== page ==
- Multiple sources for integration: Smart microgrids are capable of integrating multiple energy sources, like solar PV, grid power, energy storage systems, other distributed energy resources, if any. These sources can be added as the community load grows
- Dynamic demand-supply management: Smart microgrids manage demand using its scheduling and remote-control capability. They monitor the consumer demand, track generation real time to manage demand and supply dynamically within the microgrid. They connects and disconnect to the grid as and when available
- Remote technical support: Smart microgrids have access to real-time data, this helps in preventive maintenance and remote technical support. With remote control features, most of the troubleshooting can be done remotely. Stakeholders can have access to this data to monitor the progress and service quality provided to the consumers in real time with complete transparency
- Billing and collection: Smart microgrids have the capability of automated billing and payment. They provide flexibility of differential tariffs and various collection mechanisms, thereby building sustainability and financial discipline
- Reporting and intelligence: Smart microgrids will provide extensive data on consumer consumption, their pattern, billing and payment cycles, downtime etc. Various reports can be generated to compare the performance, quality, predictive analysis and forecasting
In many states in India, entrepreneurs and NGOs have setup rural microgrids which brought electricity to very remote regions. It has been established through various studies, the benefits of electricity in a village could lead to development of cottage industries, micro and mini industries and several citizen enablement services such as new water pumps, improved medical facilities, dairy processing capabilities, enhanced opportunity for local employment, allowing people to stay with their families and an increase in children remaining in school for longer.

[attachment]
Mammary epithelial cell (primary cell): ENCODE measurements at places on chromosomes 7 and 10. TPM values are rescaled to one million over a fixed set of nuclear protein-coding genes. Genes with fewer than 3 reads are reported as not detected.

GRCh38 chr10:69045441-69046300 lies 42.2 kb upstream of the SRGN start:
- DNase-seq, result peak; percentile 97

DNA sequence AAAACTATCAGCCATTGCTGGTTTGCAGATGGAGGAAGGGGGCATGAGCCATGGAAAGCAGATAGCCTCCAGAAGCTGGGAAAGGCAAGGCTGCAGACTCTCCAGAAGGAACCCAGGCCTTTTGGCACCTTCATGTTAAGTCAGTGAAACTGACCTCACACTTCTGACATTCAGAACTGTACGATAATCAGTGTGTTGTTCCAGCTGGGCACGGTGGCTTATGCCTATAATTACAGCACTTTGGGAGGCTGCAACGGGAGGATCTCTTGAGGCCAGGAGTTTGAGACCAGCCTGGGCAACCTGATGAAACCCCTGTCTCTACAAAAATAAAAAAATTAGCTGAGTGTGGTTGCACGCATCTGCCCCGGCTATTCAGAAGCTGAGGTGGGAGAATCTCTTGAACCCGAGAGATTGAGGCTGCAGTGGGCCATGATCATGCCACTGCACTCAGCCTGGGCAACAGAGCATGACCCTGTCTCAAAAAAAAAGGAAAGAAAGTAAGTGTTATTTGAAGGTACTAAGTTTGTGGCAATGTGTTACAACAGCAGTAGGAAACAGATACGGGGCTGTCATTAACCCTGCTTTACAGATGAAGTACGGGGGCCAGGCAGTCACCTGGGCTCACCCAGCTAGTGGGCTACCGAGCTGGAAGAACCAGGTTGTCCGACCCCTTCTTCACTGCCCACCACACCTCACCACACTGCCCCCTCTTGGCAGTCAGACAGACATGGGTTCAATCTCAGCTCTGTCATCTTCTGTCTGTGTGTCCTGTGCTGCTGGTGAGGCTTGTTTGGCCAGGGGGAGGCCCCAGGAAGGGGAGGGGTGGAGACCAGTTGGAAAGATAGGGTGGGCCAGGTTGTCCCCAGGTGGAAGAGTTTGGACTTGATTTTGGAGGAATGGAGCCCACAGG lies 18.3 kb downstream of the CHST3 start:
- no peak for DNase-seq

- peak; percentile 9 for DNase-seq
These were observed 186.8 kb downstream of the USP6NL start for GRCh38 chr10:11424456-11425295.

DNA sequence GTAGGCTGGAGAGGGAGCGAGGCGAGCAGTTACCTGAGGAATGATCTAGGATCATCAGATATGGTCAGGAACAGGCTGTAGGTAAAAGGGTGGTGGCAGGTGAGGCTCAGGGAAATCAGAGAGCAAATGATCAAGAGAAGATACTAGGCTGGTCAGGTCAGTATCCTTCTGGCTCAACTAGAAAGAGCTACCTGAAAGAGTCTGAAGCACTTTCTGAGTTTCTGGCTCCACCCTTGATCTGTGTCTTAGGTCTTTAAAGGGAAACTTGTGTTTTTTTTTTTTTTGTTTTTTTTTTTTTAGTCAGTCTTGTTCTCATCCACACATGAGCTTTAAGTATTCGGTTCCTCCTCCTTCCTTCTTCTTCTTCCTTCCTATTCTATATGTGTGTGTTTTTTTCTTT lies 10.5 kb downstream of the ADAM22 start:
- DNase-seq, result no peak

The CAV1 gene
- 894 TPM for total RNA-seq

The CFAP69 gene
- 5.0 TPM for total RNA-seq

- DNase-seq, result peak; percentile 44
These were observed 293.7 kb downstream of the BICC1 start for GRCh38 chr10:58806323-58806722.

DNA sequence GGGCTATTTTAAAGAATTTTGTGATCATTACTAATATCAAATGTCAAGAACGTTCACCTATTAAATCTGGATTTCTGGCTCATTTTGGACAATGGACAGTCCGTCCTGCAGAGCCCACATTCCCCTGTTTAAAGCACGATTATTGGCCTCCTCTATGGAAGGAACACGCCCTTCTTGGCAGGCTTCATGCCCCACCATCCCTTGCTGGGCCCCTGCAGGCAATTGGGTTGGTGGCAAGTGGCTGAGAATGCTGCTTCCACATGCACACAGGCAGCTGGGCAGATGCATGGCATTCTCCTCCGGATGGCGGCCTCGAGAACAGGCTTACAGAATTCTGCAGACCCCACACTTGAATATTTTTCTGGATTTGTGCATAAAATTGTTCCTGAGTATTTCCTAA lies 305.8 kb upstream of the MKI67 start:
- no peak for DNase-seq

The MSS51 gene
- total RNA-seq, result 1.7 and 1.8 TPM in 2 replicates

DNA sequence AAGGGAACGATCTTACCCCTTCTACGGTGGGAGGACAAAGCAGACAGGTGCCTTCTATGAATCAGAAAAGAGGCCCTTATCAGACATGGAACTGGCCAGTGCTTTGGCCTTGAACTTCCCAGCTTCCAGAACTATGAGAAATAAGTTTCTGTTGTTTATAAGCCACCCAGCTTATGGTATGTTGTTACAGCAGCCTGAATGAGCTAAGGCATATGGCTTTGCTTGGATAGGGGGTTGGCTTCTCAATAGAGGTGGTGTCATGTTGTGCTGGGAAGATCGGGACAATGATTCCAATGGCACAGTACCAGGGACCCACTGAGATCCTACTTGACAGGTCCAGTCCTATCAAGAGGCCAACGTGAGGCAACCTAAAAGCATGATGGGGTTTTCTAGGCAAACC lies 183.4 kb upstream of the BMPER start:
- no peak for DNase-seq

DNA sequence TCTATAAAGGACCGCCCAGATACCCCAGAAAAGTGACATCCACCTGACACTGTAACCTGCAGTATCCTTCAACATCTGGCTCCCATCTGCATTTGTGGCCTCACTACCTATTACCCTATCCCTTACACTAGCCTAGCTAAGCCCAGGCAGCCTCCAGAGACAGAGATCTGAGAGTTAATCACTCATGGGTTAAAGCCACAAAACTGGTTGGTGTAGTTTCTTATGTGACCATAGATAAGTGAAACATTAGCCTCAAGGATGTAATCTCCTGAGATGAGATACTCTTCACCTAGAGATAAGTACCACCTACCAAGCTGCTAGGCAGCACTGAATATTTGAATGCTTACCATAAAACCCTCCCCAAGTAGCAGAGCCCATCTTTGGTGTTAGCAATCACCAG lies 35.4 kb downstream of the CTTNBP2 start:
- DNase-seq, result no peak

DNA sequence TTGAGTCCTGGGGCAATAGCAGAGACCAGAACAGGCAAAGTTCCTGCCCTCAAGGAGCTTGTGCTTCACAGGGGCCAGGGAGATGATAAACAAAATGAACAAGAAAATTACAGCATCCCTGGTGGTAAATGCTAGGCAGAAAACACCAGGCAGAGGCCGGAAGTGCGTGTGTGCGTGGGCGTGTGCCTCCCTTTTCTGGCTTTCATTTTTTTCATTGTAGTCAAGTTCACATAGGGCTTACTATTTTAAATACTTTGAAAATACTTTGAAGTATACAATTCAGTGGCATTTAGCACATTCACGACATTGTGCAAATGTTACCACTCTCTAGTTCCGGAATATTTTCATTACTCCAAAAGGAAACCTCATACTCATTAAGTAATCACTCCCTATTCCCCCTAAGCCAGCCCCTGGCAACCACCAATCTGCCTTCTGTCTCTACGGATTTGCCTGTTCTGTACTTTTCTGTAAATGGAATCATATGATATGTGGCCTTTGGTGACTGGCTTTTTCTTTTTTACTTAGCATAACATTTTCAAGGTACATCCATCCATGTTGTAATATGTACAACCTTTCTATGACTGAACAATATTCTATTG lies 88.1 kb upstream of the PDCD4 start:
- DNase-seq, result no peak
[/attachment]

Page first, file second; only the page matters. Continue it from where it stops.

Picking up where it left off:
- Water pumps – no need to walk several miles to fetch potable water
- Flour mills
- Medical facilities – medicines that can be kept in refrigerators, clinics with test equipment, X-rays and scanners
- Internet and communication services
- Photocopying and other documentation services
- Local diary, milk testing and processing
- Cold storage
- Grinding and cooking appliances
- Entertainment and information services through TV, Web Services etc.
- Increase in working hours in villages
- Enhanced opportunity for local employment
- Reduction in failure of motor pumpsets of farmers saving the maintenance cost
- Reduction in drop-out of children from schools, particularly female students
- Reduction in migration to towns from villages and in population growth
- Street lights reduce accidents including snake bites
Interested in learning more?
If you’re interested in hearing more from Reena about India’s energy decentralisation, as well as the renewable energy targets driving this transformation, then join us at the International Microgrid Event 2020.
View full conference program here.
The event, being held in Perth, Western Australia from 31 March-3 April 2020 and run in collaboration with the International Microgrid Association, brings together over 35 local and international energy decentralisation experts.
Speakers include the IMA, ISGF (India), Electric Power Research Institute (USA), ADB (China), National Energy Resources Australia, Clean Energy Finance Corporation, Western Power and ATCO Gas.
Energy Magazine readers are eligible for a ten per cent discount off the standard rate. Use the Code ENERGY10 upon registering.
This Partner Content has be brought to you by IQPC. For more information, visit www.iqpc.com/events-international-microgrid/.